Uppsala University, Disciplinary Domain of Medicine and Pharmacy, Faculty of Medicine, Department of Public Health and Caring Sciences, Caring Sciences.
    Annerbäck, Eva-Maria
    Uppsala University, Disciplinary Domain of Medicine and Pharmacy, Medicinska och farmaceutiska vetenskapsområdet, centrumbildningar mm, Centrum för klinisk forskning i Sörmland (CKFD).
    Peterson, Magnus
    Uppsala University, Disciplinary Domain of Medicine and Pharmacy, Faculty of Medicine, Department of Public Health and Caring Sciences, Family Medicine and Preventive Medicine.
    Butler, Stephen
    Uppsala University, Disciplinary Domain of Medicine and Pharmacy, Faculty of Medicine, Department of Public Health and Caring Sciences, Family Medicine and Preventive Medicine.
    Tydén, Tanja
    Uppsala University, Disciplinary Domain of Medicine and Pharmacy, Faculty of Medicine, Department of Public Health and Caring Sciences, Caring Sciences. Uppsala University, Disciplinary Domain of Medicine and Pharmacy, Faculty of Medicine, Department of Women's and Children's Health, Obstetrics and Gynaecology.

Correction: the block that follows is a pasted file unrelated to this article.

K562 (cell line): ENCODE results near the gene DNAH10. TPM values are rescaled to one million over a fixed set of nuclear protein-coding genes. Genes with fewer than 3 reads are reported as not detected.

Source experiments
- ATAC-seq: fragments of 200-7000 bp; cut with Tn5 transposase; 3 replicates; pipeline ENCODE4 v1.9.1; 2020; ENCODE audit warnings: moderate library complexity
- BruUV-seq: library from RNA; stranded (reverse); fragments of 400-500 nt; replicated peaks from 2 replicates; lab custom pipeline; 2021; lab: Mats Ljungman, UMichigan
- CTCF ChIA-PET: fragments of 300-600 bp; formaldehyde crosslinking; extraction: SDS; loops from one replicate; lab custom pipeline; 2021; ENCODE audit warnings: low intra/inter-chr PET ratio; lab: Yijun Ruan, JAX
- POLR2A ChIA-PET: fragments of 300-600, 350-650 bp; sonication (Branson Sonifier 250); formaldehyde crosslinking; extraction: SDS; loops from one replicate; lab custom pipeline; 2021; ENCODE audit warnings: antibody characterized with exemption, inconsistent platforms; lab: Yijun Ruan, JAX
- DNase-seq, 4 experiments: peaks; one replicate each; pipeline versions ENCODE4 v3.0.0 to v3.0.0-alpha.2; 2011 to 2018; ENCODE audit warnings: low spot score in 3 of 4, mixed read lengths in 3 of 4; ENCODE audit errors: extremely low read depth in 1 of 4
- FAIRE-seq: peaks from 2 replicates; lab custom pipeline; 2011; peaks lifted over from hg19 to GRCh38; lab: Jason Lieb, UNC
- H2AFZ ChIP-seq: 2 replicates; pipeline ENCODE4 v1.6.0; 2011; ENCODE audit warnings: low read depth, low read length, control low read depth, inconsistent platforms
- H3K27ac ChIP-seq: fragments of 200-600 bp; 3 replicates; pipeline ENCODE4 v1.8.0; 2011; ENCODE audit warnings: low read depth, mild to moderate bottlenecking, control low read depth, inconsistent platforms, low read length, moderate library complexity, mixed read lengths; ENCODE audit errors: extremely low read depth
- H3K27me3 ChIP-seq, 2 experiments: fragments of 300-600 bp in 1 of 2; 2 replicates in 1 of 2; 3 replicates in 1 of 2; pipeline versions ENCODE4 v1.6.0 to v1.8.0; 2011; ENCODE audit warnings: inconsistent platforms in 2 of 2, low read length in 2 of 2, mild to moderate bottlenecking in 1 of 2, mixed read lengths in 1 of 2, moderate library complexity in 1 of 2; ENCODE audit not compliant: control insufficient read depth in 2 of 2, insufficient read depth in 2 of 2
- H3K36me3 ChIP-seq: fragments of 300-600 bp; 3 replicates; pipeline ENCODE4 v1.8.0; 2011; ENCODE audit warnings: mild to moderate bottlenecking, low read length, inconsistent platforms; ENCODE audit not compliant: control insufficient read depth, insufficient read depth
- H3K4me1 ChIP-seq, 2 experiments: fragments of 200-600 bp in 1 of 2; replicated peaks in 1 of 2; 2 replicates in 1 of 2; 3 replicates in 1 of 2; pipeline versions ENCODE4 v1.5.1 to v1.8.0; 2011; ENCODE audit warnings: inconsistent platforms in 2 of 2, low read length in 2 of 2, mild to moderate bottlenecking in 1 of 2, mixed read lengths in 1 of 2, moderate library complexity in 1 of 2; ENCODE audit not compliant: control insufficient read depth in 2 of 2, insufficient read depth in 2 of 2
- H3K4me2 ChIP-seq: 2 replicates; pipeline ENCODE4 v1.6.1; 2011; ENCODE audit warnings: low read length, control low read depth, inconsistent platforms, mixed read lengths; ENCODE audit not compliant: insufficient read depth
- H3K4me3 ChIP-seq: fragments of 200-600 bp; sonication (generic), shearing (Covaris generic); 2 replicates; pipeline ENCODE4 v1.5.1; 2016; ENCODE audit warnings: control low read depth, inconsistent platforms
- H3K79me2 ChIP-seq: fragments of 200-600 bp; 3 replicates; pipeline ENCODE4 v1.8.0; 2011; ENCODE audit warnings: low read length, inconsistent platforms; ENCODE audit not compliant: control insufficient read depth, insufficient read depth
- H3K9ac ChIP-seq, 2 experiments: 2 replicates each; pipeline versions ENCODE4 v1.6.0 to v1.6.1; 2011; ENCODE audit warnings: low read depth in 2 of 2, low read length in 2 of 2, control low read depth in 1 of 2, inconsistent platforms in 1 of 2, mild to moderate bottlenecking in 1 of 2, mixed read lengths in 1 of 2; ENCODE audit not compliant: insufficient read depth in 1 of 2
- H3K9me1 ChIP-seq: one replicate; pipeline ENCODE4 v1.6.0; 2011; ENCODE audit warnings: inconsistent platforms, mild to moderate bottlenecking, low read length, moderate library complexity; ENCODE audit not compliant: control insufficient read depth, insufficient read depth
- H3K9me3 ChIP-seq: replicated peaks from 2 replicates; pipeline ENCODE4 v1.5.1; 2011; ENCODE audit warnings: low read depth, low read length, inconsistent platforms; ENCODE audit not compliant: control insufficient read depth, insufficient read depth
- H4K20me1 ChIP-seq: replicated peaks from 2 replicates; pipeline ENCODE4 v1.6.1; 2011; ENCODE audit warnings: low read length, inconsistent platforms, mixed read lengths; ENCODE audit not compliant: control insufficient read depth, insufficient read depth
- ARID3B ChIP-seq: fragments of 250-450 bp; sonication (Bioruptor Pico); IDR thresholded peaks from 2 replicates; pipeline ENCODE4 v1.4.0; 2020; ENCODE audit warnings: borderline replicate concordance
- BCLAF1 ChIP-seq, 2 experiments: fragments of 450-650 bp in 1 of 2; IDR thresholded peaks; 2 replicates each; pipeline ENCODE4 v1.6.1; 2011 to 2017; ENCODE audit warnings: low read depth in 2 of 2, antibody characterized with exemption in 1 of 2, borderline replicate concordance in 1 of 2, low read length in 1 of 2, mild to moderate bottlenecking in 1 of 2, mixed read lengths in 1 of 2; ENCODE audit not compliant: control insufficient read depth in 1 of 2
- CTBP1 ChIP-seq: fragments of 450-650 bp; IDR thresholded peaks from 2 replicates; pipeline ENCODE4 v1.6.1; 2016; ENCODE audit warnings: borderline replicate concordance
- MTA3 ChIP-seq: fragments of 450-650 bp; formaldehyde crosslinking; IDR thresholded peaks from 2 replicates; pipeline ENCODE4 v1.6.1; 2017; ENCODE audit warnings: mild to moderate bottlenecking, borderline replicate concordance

Berglund, Anna
    Uppsala University, Disciplinary Domain of Medicine and Pharmacy, Faculty of Medicine, Department of Women's and Children's Health, International Maternal and Child Health (IMCH). Uppsala University, National Centre for Knowledge on Men.
    Larsson, Margareta
    Uppsala University, Disciplinary Domain of Medicine and Pharmacy, Faculty of Medicine, Department of Women's and Children's Health, Obstetrics and Gynaecology.
    Kristiansson, Per
    Uppsala University, Disciplinary Domain of Medicine and Pharmacy, Faculty of Medicine, Department of Public Health and Caring Sciences, Family Medicine and Preventive Medicine.